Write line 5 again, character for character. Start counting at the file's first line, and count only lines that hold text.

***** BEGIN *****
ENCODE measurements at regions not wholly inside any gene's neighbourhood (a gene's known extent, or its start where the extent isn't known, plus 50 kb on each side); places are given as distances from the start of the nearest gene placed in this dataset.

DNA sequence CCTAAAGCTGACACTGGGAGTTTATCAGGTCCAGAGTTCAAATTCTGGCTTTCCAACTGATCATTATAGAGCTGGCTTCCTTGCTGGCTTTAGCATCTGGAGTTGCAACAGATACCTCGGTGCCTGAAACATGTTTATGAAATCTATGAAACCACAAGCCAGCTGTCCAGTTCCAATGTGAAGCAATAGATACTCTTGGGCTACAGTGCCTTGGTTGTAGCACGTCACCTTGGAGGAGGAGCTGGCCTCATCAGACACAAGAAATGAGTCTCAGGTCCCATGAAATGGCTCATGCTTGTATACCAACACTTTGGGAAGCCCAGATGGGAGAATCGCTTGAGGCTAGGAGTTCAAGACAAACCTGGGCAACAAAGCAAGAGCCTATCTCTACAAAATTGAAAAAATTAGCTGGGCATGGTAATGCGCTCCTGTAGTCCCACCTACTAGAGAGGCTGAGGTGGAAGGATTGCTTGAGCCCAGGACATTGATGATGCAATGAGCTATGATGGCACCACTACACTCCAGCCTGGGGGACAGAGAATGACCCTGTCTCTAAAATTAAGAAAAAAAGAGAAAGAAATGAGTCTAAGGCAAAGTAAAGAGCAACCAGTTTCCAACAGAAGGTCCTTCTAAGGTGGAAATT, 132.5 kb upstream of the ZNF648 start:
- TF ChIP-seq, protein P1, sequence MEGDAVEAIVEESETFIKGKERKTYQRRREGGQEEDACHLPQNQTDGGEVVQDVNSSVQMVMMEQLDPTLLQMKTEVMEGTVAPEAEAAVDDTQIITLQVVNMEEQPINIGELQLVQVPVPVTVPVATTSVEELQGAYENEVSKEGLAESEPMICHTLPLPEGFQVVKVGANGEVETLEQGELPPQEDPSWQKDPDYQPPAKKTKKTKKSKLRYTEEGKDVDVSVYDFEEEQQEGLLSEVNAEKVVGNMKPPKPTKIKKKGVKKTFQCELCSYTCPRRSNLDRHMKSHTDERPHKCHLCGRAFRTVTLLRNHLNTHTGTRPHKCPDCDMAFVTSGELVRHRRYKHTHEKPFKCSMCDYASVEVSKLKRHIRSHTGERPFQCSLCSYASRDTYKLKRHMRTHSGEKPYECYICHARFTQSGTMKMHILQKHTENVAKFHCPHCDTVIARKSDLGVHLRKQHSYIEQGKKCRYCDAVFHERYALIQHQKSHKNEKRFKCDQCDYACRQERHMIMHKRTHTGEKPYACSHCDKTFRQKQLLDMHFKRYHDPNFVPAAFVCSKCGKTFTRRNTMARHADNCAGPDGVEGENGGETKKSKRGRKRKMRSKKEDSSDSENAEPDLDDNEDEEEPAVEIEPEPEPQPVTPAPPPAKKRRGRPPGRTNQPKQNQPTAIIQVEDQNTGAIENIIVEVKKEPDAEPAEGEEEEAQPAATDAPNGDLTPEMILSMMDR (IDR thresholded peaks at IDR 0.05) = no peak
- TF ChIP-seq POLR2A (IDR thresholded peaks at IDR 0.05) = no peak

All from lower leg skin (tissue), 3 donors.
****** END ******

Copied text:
All from lower leg skin (tissue), 3 donors.